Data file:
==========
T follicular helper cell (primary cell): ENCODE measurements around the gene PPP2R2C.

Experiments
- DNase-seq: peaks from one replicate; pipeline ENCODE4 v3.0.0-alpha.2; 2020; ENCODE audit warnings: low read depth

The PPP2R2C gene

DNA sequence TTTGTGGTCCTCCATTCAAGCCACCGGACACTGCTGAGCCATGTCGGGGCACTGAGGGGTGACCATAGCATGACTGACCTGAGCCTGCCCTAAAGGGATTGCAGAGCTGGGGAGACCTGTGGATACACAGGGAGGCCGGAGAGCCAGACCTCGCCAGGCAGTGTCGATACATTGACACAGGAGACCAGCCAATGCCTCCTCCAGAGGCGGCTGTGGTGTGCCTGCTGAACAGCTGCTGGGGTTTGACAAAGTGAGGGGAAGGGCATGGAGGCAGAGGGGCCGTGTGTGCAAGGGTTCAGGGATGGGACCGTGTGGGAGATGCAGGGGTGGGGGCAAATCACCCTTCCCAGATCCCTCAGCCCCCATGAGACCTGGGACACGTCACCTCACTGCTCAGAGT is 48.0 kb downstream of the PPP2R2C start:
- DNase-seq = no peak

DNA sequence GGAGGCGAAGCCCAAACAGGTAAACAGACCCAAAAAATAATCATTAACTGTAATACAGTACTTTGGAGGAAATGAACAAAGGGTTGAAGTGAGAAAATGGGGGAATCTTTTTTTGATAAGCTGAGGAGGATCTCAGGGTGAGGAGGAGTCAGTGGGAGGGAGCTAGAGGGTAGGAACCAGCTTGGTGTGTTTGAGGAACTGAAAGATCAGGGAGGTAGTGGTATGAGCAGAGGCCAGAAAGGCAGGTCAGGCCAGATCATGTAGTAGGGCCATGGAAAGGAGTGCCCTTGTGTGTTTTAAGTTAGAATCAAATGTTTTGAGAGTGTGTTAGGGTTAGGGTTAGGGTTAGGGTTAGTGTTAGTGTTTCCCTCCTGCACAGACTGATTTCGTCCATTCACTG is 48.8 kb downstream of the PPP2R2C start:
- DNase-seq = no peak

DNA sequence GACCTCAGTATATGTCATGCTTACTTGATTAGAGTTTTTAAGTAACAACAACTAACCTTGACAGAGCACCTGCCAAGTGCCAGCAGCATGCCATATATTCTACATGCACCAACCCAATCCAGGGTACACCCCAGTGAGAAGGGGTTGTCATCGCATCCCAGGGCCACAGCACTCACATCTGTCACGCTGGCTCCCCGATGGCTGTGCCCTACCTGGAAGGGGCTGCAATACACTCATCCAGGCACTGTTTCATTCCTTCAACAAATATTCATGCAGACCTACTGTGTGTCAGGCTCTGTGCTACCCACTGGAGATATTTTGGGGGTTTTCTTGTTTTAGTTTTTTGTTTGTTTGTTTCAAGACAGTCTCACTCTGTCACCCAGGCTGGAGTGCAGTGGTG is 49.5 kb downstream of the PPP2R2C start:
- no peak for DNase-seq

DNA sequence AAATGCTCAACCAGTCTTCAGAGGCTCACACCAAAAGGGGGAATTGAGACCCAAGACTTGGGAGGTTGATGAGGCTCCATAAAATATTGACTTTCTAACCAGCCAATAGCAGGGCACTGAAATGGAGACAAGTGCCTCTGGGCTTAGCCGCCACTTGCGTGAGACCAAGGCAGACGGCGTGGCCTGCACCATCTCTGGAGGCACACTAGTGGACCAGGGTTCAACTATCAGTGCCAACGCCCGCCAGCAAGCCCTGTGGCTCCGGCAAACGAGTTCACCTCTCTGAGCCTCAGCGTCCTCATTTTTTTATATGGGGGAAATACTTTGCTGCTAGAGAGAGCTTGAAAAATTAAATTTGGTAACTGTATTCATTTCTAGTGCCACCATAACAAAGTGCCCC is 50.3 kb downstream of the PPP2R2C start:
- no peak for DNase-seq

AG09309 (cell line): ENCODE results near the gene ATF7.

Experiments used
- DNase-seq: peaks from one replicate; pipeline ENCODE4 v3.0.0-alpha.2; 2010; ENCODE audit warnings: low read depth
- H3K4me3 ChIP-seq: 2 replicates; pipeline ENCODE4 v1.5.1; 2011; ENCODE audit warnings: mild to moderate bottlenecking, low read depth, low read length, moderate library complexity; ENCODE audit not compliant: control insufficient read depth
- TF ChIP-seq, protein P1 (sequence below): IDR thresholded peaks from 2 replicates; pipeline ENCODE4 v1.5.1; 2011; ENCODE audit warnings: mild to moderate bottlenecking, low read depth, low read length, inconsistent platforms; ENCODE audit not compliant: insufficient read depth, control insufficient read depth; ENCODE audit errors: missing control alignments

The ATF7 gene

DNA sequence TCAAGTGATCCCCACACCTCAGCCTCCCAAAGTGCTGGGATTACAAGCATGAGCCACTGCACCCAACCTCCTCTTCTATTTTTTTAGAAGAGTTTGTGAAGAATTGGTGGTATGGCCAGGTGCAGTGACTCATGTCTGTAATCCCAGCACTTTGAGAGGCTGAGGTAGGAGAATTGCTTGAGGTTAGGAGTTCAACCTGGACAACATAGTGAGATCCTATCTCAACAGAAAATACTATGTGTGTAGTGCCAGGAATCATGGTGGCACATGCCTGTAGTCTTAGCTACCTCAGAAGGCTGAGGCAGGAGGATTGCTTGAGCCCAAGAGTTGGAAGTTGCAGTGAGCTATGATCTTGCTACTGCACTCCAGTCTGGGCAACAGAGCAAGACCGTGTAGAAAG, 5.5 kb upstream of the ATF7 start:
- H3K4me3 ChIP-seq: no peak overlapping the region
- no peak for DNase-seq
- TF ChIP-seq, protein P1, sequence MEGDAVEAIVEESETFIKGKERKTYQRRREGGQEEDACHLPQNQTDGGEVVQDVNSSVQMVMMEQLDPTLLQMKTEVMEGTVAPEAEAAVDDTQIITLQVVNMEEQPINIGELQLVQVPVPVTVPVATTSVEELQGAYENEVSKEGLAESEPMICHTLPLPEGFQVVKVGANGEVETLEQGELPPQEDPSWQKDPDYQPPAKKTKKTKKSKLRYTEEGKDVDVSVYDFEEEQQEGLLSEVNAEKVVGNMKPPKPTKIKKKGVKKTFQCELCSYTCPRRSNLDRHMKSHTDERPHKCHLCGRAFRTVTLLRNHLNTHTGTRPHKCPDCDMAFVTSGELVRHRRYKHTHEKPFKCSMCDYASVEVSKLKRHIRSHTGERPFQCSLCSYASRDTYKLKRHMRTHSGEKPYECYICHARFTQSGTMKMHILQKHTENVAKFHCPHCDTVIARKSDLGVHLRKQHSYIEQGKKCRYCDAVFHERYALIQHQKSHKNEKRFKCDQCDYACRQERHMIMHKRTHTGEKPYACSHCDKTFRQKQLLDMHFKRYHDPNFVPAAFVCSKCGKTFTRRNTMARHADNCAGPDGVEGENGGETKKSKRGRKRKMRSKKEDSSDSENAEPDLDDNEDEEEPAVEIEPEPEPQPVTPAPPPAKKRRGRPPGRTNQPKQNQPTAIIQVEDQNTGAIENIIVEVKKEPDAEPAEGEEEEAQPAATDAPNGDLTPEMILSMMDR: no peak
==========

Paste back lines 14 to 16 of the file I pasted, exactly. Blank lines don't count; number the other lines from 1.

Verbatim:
Experiments used
- DNase-seq: peaks from one replicate; pipeline ENCODE4 v3.0.0-alpha.2; 2010; ENCODE audit warnings: low read depth
- H3K4me3 ChIP-seq: 2 replicates; pipeline ENCODE4 v1.5.1; 2011; ENCODE audit warnings: mild to moderate bottlenecking, low read depth, low read length, moderate library complexity; ENCODE audit not compliant: control insufficient read depth